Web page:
Should public Wi-Fi access be 'free'?

Summary:Public Wi-Fi is there as a benefit, more often provided by larger franchises who can afford to offer it. But with legality, cost and piracy issues, should public wireless access be free?

Students are slowly beginning to move in to their new homes in and around their respective universities in preparation for the upcoming academic term. Most bills and subscriptions like electricity, gas, water, TV licence and other commodities are provided already and simply need a direct debit to continue without a cut in service.

Getting the broadband up and running can prove lengthy at times, however. In my case, going into my second year of university, it took me an entire month of wading through the bureaucracy of having a previous owner tagging the line.

It was like the Shawshank Redemption; except with more wading through crap and no bloody redemption.

This is on the day that the plan to open up the spectrum and provide a coast-to-coast wireless service, giving many of the estimated 100 million US citizens free broadband access was shot down by the FCC.

The Digital Economy Bill, in essence the United Kingdom's legislation to prevent piracy and hammer down on Internet related 'crime' could still threaten public wireless access in the country. Universities were at risk from closing down their wireless hotspots on campus because of the risk factor relating to students downloading copyrighted material over their networks.

So with this in mind, should public wireless hotspots be free? Taking into account wireless security, piracy and privacy, as well as the businesses who provide the network, frankly I personally still can't decide whether they should be or not.

Some of the arguments for free public Wi-Fi:

  • Builds up geo-location facilities by allowing street mapping companies like Google drive by and collect information about these hotspots. You'll find more often than not these free Wi-Fi access points are unencrypted, so although all the traffic sent and received by Wi-Fi users could be read, drive-by hotspot detectors can use them for mapping purposes.
  • Increases visitors to your business though it doesn't guarantee they will buy something. Many café and coffee shop owners open up wireless broadbad on their premises to attact customers, including those who are on a 'working lunch' and want to catch up on some paperwork while having a coffee and a bite to eat.
  • It's free! What could be more of an argument? It automatically saves time by not having to enter in card details and the need to fill our expenses forms and suchlike, and it's 'plug-and-play' without any hassle. The cost often isn't the problem; in my experience it's the inconveneince of having to go through the payment rigmarole for what will inevitably be a short amount of time.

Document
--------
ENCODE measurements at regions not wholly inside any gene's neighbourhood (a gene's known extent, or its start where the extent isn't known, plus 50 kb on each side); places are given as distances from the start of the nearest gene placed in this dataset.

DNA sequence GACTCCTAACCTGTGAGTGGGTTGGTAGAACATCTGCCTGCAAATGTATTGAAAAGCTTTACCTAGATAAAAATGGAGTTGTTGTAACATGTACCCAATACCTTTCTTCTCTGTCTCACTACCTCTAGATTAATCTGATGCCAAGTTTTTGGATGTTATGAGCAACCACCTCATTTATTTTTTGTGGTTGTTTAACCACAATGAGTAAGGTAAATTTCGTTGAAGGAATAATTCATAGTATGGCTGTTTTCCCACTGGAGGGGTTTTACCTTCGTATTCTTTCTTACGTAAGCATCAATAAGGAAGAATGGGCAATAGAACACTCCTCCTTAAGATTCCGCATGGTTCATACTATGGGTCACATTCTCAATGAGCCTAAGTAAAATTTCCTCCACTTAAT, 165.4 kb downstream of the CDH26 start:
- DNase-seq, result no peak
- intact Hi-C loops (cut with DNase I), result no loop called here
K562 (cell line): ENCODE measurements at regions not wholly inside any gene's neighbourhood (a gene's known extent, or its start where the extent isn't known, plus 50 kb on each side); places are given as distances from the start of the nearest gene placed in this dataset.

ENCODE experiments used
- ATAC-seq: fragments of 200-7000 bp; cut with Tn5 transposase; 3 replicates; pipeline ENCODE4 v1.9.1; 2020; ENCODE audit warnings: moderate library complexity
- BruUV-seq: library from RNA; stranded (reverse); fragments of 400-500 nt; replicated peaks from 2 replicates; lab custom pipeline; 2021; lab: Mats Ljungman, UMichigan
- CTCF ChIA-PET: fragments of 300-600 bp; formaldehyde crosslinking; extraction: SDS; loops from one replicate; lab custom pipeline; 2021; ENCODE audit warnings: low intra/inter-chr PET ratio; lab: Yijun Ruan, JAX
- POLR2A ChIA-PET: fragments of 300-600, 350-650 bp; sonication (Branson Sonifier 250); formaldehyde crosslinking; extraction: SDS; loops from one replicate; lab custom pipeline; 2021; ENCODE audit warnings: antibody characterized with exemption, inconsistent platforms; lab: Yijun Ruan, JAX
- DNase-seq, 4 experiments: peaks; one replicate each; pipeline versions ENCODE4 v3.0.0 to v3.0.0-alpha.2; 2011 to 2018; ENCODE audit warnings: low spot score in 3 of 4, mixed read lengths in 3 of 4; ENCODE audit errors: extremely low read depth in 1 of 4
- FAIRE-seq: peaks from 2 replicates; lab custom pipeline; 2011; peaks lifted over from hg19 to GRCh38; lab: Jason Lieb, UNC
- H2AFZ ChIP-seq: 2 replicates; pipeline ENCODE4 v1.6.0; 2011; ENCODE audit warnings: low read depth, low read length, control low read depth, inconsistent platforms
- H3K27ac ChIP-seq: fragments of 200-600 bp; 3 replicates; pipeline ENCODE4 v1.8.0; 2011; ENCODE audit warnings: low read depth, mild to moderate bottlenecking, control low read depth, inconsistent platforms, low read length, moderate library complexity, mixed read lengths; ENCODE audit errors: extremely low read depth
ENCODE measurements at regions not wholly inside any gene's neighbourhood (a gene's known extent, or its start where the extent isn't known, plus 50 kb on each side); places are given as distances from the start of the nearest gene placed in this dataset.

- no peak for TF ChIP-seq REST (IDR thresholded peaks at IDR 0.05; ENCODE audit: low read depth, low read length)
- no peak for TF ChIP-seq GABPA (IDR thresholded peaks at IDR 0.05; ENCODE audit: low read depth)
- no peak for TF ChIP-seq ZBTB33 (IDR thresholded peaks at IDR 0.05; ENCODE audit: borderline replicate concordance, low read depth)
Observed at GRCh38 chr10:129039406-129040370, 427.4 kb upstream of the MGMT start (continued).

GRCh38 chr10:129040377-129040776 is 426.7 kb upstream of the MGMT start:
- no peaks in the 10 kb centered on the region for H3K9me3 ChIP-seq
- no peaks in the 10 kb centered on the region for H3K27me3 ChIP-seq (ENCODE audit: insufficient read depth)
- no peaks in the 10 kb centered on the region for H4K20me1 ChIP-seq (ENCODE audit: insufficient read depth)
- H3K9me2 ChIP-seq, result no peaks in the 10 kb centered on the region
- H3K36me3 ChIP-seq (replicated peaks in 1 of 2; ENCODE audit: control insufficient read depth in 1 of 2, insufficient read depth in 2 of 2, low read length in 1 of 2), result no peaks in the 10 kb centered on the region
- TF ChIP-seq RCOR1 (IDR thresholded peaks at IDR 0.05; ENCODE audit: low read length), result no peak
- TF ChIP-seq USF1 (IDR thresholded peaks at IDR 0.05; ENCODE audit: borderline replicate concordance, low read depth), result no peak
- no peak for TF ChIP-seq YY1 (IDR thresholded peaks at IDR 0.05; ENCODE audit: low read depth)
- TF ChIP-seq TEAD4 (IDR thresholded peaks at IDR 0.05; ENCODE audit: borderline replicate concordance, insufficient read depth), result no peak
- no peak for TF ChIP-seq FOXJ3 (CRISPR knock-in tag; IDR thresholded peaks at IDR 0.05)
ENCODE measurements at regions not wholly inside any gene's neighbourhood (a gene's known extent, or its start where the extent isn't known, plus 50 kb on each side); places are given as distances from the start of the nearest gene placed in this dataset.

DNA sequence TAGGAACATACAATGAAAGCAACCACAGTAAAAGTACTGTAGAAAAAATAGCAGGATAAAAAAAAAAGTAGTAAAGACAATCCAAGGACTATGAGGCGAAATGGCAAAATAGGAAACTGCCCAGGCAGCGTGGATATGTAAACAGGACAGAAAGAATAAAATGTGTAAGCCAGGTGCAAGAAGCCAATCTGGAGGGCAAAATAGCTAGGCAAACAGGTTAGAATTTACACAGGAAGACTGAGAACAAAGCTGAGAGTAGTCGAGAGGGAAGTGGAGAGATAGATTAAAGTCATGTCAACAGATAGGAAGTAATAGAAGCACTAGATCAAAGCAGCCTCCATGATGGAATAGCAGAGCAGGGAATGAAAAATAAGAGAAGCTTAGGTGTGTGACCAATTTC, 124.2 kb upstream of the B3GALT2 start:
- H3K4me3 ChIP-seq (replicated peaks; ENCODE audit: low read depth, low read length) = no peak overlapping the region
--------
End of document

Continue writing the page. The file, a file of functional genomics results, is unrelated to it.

And some for the opposing team:

  • It's not secure in that most public networks to allow everyone instant access is to leave them unencrypted so users can browse straight away. But as these networks are not encrypted, anything you do, say, visit, browse or write online could be intercepted. If you have shared folders on your laptop, they could be read too.
  • Businesses suffer from scroungers maybe buying one cheap $1.50 coffee and sitting there for hours. Some coffee shops are pulling wireless access off their menus because frankly, a place without Internet access is relaxing especially in Silicon Valley.
  • Credit cards can be used to prevent piracy in that you can prove exactly where you are at a certain time. Often the IP and unique MAC address of your computer will be recorded on connection, so that if you are accused of piracy and you have been naughty, they can prove it was in fact you. This acts as not only a deterrant not to pirate, but also acts as an incentive to use paid Wi-Fi access.

Free Wi-Fi access appears to be more of a backup solution than anything. And when I say 'backup', I actually mean 'backed into a corner'.

Most people will use public Wi-Fi in Starbucks, for example if they are absolutely desperate to use it. Many students moving into their new houses at the start of the academic year who are struggling to get their broadband turned on will be thankful for the free Wi-Fi access around town to use in the meantime.

While larger businesses could provide wireless broadband for free in their franchises, smaller café owners may struggle and understandably, with users taking advantage of the wireless access and not compensating the owners. And if users do pirate on a free network, the liability will fall with the café owners and the lawsuits could start flooding in. Unfair really, isn't it?

Should public wireless Internet access be free?

Topics: Mobility, Networking, Wi-Fi

About

Zack Whittaker writes for ZDNet, CNET, and CBS News. He is based in New York City.

zdnet_core.socialButton.googleLabel Contact Disclosure

Kick off your day with ZDNet's daily email newsletter. It's the freshest tech news and opinion, served hot. Get it.

Related Stories

The best of ZDNet, delivered

You have been successfully signed up. To sign up for more newsletters or to manage your account, visit the Newsletter Subscription Center.
Subscription failed.